La Llorona: Encounters with the Weeping Woman

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Judith Beatty, Edward Garcia Kraul
Sunstone Press, Apr 1, 2004 - Social Science - 108 pages
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La Llorona, "the weeping woman," is as well known to the descendants of the Spaniards in the Hispanic world as the "bogeyman" is to many Anglo cultures. In this book of nearly fifty stories told by people from the Southwestern U.S., the dozens of descriptions of La Llorona include a creature nine feet tall and floating across a creek, a ball of fire rolling in your direction, and a gnomish little person with warts on her nose. No matter what she looks like, she nearly always manages to terrorize her wayward victims into changing their ways. Judith S. Beatty is a 30-year resident of New Mexico who first heard La Llorona on the Santa Fe River in 1974. In addition to compiling and editing these stories, she authored a screenplay in 1992 that became the video, "La Llorona." She is a freelance and technical writer and is at work on a second book of La Llorona tales with co-editor Edward Garcia Kraul.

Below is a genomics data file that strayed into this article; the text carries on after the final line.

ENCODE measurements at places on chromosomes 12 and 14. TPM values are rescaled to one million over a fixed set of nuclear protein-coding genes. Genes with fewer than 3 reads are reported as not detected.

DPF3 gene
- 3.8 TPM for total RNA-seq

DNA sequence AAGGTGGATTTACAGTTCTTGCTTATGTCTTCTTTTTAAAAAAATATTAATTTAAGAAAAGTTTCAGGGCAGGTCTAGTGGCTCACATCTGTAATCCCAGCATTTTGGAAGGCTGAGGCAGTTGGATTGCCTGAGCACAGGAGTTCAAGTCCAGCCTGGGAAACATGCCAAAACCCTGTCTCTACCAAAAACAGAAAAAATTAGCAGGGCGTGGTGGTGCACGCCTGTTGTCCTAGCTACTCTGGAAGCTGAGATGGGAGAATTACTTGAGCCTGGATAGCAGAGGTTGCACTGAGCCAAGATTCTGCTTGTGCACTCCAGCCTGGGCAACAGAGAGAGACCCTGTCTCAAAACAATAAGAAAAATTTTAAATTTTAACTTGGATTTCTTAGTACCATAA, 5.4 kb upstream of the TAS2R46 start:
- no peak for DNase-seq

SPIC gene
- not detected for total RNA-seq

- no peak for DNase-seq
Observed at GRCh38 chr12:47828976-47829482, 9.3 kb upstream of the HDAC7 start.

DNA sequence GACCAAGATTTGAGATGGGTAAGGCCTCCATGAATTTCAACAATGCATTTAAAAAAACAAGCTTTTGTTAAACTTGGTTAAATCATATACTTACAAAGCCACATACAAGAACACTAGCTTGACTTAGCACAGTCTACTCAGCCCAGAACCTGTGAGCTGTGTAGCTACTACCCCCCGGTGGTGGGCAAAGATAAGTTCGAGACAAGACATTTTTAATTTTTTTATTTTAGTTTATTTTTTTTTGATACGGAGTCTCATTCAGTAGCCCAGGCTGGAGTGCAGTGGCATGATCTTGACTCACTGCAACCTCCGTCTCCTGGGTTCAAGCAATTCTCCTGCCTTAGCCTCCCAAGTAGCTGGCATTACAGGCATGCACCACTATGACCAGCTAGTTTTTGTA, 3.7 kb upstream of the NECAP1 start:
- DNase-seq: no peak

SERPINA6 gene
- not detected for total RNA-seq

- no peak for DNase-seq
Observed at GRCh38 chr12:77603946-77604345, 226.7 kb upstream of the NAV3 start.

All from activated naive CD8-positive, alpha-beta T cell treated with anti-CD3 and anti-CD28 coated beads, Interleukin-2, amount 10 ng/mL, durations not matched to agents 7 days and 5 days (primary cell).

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About the author (2004)

Judith S. Beatty is a 30-year resident of New Mexico who first heard La Llorona on the Santa Fe River in 1974. In addition to compiling and editing these stories, she authored a screenplay in 1992 that became the video, La Llorona. She is a freelance and technical writer and is at work on a second book of La Llorona tales with co-editor Edward Garcia Kraul.

Edward Garcia Kraul is a lifelong resident of Santa Fe who was first terrorized by La Llorona in 1937 in the old mining town of Terrero, New Mexico.

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